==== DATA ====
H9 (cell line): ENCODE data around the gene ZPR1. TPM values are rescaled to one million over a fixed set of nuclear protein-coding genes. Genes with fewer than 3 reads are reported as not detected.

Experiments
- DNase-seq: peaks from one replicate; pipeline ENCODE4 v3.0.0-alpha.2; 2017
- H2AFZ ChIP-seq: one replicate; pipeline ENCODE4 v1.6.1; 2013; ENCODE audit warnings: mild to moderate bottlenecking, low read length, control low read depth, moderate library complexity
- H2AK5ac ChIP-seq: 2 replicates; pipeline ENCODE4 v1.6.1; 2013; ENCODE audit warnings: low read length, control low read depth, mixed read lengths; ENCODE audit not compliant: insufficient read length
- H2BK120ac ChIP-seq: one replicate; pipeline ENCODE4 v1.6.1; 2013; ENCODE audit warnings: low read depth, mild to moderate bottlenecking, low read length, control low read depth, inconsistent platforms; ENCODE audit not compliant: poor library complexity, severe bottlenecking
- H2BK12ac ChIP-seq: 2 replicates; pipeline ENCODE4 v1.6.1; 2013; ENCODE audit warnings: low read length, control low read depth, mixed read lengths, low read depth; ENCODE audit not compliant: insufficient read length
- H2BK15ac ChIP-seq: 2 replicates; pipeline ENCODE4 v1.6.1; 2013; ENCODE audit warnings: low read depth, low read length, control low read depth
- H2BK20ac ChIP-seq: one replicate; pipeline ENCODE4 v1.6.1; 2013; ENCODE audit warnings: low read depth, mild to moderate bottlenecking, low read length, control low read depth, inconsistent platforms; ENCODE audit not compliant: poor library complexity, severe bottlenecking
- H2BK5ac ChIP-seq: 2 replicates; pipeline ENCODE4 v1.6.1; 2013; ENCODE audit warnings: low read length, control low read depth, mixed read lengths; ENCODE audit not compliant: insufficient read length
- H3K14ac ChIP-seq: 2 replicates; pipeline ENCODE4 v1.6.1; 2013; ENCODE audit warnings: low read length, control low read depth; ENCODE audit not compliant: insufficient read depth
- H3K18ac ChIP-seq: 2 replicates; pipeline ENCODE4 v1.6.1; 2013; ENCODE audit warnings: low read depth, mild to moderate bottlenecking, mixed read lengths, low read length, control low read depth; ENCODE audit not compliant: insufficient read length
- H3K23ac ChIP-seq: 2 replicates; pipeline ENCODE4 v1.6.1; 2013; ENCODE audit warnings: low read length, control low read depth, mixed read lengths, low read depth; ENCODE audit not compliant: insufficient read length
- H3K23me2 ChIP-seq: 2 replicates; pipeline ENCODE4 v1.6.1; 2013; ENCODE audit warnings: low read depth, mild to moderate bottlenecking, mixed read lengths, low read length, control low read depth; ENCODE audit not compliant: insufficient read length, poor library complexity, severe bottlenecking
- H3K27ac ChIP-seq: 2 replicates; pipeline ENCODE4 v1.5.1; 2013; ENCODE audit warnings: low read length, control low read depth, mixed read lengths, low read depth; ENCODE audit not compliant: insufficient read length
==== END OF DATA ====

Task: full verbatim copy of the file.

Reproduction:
H9 (cell line): ENCODE data around the gene ZPR1. TPM values are rescaled to one million over a fixed set of nuclear protein-coding genes. Genes with fewer than 3 reads are reported as not detected.

Experiments
- DNase-seq: peaks from one replicate; pipeline ENCODE4 v3.0.0-alpha.2; 2017
- H2AFZ ChIP-seq: one replicate; pipeline ENCODE4 v1.6.1; 2013; ENCODE audit warnings: mild to moderate bottlenecking, low read length, control low read depth, moderate library complexity
- H2AK5ac ChIP-seq: 2 replicates; pipeline ENCODE4 v1.6.1; 2013; ENCODE audit warnings: low read length, control low read depth, mixed read lengths; ENCODE audit not compliant: insufficient read length
- H2BK120ac ChIP-seq: one replicate; pipeline ENCODE4 v1.6.1; 2013; ENCODE audit warnings: low read depth, mild to moderate bottlenecking, low read length, control low read depth, inconsistent platforms; ENCODE audit not compliant: poor library complexity, severe bottlenecking
- H2BK12ac ChIP-seq: 2 replicates; pipeline ENCODE4 v1.6.1; 2013; ENCODE audit warnings: low read length, control low read depth, mixed read lengths, low read depth; ENCODE audit not compliant: insufficient read length
- H2BK15ac ChIP-seq: 2 replicates; pipeline ENCODE4 v1.6.1; 2013; ENCODE audit warnings: low read depth, low read length, control low read depth
- H2BK20ac ChIP-seq: one replicate; pipeline ENCODE4 v1.6.1; 2013; ENCODE audit warnings: low read depth, mild to moderate bottlenecking, low read length, control low read depth, inconsistent platforms; ENCODE audit not compliant: poor library complexity, severe bottlenecking
- H2BK5ac ChIP-seq: 2 replicates; pipeline ENCODE4 v1.6.1; 2013; ENCODE audit warnings: low read length, control low read depth, mixed read lengths; ENCODE audit not compliant: insufficient read length
- H3K14ac ChIP-seq: 2 replicates; pipeline ENCODE4 v1.6.1; 2013; ENCODE audit warnings: low read length, control low read depth; ENCODE audit not compliant: insufficient read depth
- H3K18ac ChIP-seq: 2 replicates; pipeline ENCODE4 v1.6.1; 2013; ENCODE audit warnings: low read depth, mild to moderate bottlenecking, mixed read lengths, low read length, control low read depth; ENCODE audit not compliant: insufficient read length
- H3K23ac ChIP-seq: 2 replicates; pipeline ENCODE4 v1.6.1; 2013; ENCODE audit warnings: low read length, control low read depth, mixed read lengths, low read depth; ENCODE audit not compliant: insufficient read length
- H3K23me2 ChIP-seq: 2 replicates; pipeline ENCODE4 v1.6.1; 2013; ENCODE audit warnings: low read depth, mild to moderate bottlenecking, mixed read lengths, low read length, control low read depth; ENCODE audit not compliant: insufficient read length, poor library complexity, severe bottlenecking
- H3K27ac ChIP-seq: 2 replicates; pipeline ENCODE4 v1.5.1; 2013; ENCODE audit warnings: low read length, control low read depth, mixed read lengths, low read depth; ENCODE audit not compliant: insufficient read length